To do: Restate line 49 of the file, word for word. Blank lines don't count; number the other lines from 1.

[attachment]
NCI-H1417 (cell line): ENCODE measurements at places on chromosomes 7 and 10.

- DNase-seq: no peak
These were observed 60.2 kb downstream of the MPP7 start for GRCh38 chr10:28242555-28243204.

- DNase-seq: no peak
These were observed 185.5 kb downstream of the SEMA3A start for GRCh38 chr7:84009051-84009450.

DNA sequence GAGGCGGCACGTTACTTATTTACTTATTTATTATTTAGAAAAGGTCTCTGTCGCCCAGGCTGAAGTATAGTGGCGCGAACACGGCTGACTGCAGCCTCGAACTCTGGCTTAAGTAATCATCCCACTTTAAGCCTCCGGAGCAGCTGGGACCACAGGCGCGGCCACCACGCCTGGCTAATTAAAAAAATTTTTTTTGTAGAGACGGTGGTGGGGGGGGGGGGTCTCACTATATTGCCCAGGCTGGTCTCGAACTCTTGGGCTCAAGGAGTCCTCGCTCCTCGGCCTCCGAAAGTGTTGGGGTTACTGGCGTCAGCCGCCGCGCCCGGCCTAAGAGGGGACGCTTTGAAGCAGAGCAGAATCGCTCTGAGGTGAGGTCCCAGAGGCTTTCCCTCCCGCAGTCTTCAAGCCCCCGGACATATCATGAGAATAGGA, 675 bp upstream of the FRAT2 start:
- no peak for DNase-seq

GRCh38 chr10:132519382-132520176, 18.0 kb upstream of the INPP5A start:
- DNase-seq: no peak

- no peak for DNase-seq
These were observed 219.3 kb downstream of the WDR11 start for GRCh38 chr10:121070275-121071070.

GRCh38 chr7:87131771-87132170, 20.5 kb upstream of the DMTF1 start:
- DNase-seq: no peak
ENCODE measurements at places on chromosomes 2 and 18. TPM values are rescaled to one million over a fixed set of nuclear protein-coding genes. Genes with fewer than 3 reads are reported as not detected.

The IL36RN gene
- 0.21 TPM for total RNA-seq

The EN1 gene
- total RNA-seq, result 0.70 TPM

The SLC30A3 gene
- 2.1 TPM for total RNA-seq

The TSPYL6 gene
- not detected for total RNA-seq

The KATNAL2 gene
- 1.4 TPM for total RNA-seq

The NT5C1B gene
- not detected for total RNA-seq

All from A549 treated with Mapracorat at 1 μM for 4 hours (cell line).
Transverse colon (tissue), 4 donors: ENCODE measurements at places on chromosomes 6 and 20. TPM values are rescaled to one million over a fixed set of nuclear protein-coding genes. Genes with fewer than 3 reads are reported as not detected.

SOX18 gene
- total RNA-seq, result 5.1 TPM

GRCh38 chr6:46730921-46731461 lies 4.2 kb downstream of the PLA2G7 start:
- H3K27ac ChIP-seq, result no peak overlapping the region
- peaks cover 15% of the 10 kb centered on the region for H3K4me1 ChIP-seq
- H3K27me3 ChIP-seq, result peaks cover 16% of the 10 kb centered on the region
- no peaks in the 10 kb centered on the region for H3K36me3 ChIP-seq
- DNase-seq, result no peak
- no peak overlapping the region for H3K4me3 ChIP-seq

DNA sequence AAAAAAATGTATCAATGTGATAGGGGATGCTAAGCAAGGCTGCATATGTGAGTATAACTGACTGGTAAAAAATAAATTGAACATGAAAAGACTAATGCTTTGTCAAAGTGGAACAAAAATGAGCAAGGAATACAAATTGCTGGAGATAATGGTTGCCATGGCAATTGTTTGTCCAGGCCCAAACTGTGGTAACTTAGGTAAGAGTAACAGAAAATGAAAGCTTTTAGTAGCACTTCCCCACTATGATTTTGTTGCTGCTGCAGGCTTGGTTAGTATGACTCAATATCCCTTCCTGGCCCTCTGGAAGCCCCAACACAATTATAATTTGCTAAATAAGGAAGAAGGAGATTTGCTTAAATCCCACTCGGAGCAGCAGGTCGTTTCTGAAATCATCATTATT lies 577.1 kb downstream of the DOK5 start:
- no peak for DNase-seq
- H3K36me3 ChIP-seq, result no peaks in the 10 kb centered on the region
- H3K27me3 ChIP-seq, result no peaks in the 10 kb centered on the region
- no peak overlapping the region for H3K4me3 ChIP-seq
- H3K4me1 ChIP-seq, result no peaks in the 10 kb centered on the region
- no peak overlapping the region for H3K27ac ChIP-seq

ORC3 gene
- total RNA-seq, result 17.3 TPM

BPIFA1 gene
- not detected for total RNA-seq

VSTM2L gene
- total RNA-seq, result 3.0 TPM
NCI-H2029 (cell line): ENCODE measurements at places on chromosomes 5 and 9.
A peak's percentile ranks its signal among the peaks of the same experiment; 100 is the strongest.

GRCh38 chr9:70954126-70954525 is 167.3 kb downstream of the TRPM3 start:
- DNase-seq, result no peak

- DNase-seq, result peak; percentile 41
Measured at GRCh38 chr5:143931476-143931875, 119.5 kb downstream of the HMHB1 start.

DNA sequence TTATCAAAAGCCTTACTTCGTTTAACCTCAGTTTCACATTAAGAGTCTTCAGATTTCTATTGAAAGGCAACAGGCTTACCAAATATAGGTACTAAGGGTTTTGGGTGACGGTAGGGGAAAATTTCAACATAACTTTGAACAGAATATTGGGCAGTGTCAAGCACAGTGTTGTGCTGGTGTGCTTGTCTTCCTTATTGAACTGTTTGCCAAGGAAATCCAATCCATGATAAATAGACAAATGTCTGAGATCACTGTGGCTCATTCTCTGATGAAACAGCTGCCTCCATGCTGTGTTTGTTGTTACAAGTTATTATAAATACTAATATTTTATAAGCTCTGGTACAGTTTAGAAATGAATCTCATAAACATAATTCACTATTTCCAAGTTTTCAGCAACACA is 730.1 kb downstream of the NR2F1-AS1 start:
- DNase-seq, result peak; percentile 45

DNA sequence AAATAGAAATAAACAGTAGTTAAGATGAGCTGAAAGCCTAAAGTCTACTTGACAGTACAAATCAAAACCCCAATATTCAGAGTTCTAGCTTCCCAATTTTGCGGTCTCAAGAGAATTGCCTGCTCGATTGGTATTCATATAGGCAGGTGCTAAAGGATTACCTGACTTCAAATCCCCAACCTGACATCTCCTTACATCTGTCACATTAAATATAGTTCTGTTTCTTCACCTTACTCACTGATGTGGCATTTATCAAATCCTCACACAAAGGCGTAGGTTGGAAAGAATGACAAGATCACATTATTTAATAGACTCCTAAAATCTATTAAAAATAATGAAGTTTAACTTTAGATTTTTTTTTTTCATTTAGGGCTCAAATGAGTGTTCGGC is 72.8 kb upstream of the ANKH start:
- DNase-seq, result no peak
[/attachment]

VSTM2L gene